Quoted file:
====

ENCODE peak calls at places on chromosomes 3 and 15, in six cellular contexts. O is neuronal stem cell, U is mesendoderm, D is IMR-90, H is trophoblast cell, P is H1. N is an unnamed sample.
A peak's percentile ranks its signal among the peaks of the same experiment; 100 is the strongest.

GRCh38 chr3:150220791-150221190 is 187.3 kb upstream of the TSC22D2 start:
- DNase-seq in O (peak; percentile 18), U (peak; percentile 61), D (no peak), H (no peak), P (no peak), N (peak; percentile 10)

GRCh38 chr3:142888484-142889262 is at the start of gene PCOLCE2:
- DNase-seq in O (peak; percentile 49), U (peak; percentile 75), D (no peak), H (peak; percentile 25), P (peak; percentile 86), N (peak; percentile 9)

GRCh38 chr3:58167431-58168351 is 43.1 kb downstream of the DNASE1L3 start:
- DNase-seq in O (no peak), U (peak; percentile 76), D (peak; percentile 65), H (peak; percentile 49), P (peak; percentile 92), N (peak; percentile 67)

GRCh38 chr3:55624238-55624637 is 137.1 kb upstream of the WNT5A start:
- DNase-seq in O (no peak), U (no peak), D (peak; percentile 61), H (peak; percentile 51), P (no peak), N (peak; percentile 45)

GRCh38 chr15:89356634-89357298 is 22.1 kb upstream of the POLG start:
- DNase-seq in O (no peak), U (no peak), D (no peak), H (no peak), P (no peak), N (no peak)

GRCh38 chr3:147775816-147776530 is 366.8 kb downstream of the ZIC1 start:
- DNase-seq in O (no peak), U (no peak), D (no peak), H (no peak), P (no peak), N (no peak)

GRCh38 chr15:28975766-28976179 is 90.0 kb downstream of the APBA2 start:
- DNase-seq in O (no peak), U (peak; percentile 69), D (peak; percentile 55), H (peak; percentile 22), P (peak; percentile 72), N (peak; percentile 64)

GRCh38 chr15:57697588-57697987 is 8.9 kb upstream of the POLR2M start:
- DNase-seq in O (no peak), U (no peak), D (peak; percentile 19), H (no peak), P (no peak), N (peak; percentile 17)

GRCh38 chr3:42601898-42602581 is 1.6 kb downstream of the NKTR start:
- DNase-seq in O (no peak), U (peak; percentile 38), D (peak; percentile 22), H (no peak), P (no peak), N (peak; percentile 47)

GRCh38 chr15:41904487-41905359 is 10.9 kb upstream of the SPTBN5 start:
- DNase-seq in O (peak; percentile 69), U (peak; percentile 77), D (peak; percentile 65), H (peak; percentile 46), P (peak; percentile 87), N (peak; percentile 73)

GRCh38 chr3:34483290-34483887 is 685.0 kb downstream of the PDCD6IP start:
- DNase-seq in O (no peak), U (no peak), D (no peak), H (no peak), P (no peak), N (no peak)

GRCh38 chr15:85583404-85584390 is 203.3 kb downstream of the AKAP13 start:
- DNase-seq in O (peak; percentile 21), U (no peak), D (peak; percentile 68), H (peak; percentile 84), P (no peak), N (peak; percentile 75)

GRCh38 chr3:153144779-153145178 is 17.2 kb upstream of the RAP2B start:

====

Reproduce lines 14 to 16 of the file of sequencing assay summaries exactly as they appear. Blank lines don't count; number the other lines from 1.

- DNase-seq in O (no peak), U (no peak), D (no peak), H (no peak), P (no peak), N (no peak)

GRCh38 chr15:28975766-28976179 is 90.0 kb downstream of the APBA2 start:
- DNase-seq in O (no peak), U (peak; percentile 69), D (peak; percentile 55), H (peak; percentile 22), P (peak; percentile 72), N (peak; percentile 64)